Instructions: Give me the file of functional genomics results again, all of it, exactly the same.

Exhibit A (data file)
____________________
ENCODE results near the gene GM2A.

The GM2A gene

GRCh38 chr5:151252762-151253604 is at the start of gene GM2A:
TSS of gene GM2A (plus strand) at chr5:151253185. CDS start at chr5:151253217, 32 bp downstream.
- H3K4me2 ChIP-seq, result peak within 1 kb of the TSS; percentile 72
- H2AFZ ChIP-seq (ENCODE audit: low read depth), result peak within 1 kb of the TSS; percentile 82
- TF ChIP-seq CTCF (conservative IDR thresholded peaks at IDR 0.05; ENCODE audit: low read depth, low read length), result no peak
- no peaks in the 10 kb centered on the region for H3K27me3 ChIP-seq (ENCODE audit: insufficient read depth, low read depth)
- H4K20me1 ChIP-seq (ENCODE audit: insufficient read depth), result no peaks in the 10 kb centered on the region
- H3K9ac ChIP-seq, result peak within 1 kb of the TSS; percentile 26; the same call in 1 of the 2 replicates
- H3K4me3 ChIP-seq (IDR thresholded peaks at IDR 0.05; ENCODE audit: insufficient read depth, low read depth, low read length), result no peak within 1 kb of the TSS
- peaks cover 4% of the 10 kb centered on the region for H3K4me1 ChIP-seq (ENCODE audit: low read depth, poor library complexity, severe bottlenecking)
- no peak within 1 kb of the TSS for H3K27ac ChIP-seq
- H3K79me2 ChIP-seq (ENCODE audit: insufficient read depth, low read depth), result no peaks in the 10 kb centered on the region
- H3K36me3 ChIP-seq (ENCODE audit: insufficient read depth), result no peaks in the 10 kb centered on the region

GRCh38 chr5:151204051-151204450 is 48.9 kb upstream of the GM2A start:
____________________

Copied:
ENCODE results near the gene GM2A.

The GM2A gene

GRCh38 chr5:151252762-151253604 is at the start of gene GM2A:
TSS of gene GM2A (plus strand) at chr5:151253185. CDS start at chr5:151253217, 32 bp downstream.
- H3K4me2 ChIP-seq, result peak within 1 kb of the TSS; percentile 72
- H2AFZ ChIP-seq (ENCODE audit: low read depth), result peak within 1 kb of the TSS; percentile 82
- TF ChIP-seq CTCF (conservative IDR thresholded peaks at IDR 0.05; ENCODE audit: low read depth, low read length), result no peak
- no peaks in the 10 kb centered on the region for H3K27me3 ChIP-seq (ENCODE audit: insufficient read depth, low read depth)
- H4K20me1 ChIP-seq (ENCODE audit: insufficient read depth), result no peaks in the 10 kb centered on the region
- H3K9ac ChIP-seq, result peak within 1 kb of the TSS; percentile 26; the same call in 1 of the 2 replicates
- H3K4me3 ChIP-seq (IDR thresholded peaks at IDR 0.05; ENCODE audit: insufficient read depth, low read depth, low read length), result no peak within 1 kb of the TSS
- peaks cover 4% of the 10 kb centered on the region for H3K4me1 ChIP-seq (ENCODE audit: low read depth, poor library complexity, severe bottlenecking)
- no peak within 1 kb of the TSS for H3K27ac ChIP-seq
- H3K79me2 ChIP-seq (ENCODE audit: insufficient read depth, low read depth), result no peaks in the 10 kb centered on the region
- H3K36me3 ChIP-seq (ENCODE audit: insufficient read depth), result no peaks in the 10 kb centered on the region

GRCh38 chr5:151204051-151204450 is 48.9 kb upstream of the GM2A start: